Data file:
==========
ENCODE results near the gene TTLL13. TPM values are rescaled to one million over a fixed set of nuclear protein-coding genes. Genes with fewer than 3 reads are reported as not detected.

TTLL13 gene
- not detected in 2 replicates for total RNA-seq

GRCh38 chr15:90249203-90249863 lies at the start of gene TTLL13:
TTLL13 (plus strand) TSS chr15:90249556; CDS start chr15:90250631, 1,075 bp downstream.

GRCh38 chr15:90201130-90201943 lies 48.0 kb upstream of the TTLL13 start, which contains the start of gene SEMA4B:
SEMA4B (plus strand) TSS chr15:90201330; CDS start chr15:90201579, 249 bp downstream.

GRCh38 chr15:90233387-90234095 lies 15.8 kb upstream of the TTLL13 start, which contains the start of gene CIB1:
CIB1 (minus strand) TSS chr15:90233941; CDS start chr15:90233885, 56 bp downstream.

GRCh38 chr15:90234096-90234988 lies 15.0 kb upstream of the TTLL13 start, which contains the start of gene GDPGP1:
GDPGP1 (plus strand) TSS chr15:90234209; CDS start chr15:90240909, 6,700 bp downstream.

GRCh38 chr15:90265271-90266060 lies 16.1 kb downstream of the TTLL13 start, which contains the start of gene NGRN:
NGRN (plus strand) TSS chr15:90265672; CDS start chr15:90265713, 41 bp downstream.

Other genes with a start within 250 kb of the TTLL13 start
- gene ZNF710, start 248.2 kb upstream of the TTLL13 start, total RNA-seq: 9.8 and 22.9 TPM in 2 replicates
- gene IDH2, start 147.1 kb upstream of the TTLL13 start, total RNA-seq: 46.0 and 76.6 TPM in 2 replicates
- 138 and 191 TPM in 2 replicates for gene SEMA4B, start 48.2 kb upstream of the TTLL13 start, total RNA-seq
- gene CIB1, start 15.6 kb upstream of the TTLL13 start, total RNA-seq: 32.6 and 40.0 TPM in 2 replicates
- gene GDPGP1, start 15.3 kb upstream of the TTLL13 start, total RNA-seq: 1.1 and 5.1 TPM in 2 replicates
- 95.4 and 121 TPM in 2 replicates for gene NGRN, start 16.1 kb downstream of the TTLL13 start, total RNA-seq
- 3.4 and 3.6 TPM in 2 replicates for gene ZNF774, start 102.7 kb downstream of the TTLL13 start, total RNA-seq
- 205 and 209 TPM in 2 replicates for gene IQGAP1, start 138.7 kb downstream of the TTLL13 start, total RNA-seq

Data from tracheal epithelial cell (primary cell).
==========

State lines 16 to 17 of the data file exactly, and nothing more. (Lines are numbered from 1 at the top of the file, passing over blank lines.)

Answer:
- gene IDH2, start 147.1 kb upstream of the TTLL13 start, total RNA-seq: 46.0 and 76.6 TPM in 2 replicates
- 138 and 191 TPM in 2 replicates for gene SEMA4B, start 48.2 kb upstream of the TTLL13 start, total RNA-seq